Transplantation offers the promise of life saving and health restoring therapy for hundreds of thousands of patients suffering from end-stage organ failure. Outstanding short-term outcomes have been achieved through the development of multi-drug life-long continuous immunosuppressive regimens. Despite these achievements, significant challenges remain that compromise long-term outcomes and limit the application of transplantation. Premature graft loss and death remain as stubborn adversaries as evidenced by the inexorable and stagnant graft and patient annual attrition rates that plague our patients. Until recently, virtually all transplant regimens relied on calcineurin-inhibitors as their cornerstone immunosuppressive agent. The approval of belatacept, a second generation CD28 pathway inhibitor provides an alternative that addresses some of the limitations inherent in CNI-based immunosuppression and provides a long-awaited tool in the quest for transplantation tolerance. Belatacept avoids CNI-induced nephrotoxicity, is associated with very low de novo DSA rates, and improves the CV risk profile. Unfortunately, barriers to wide-scale application and improving long-term results persist. As foreshadowed by our early studies in mice and NHP identifying costimulation blockade-resistant rejection, the rates and grades of acute cellular rejection are higher with belatacept than CNI. Importantly, we have recently identified a memory T cell biomarker that correlated with increased risk of costimulation blockade-resistant rejection (CoBRR) in both NHP and humans. The use of this predictive biomarker may allow us to identify optimal candidates for costimulation-blockade-based tolerance induction therapies. Further, exploration of critical pathways utilized by costimulation-independent memory T cells, and development of next-generation cellular therapies including optimized eTreg, bone marrow products, and mesenchymal stromal cells (MSCs) will provide powerful strategies to mitigate risk of rejection and promote tolerance induction in recipients in which the risk of rejection is high. The development of tolerance induction protocols based on the immune status of individual recipients will facilitate personalized strategies for tolerance induction, to minimize peri-transplant immunosuppression and preserve protective immunity. Thus, the central goal of our research program and this application is to develop clinically applicable approaches to address near-term needs and ultimately to develop broadly applicable tolerance strategies for use in clinical transplantation, with the underlying theme that the same strategy may not be optimal for every recipient. This goal will be accomplished via two interrelated projects and a supporting scientific core.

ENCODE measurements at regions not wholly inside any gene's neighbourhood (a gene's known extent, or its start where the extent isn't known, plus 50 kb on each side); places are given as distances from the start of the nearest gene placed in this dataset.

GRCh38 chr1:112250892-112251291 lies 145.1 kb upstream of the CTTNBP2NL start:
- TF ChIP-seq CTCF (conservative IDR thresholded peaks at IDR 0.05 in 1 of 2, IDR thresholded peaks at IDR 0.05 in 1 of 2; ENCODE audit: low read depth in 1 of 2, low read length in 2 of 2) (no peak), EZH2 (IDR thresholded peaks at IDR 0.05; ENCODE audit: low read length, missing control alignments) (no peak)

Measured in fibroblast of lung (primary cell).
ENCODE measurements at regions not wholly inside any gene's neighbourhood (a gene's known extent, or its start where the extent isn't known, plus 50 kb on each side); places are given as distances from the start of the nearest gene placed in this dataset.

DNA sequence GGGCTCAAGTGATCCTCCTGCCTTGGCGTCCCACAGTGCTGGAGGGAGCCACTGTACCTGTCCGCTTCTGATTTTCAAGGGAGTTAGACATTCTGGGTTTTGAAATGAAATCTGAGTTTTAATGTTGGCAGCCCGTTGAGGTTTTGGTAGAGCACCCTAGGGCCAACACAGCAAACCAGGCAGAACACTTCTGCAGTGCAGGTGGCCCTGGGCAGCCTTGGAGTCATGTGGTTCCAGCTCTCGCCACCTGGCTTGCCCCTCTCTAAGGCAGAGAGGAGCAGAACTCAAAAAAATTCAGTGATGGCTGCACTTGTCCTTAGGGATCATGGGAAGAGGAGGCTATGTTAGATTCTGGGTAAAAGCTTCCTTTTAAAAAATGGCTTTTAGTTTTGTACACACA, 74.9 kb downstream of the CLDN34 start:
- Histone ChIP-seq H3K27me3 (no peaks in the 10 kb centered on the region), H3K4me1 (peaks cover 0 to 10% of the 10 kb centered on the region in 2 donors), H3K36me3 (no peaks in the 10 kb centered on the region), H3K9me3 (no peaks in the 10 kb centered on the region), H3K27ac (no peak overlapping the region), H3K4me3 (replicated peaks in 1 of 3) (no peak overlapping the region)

|Effective start/end date||15/08/02 → 31/07/22|
- National Institute of Allergy and Infectious Diseases: $52,320,651.00
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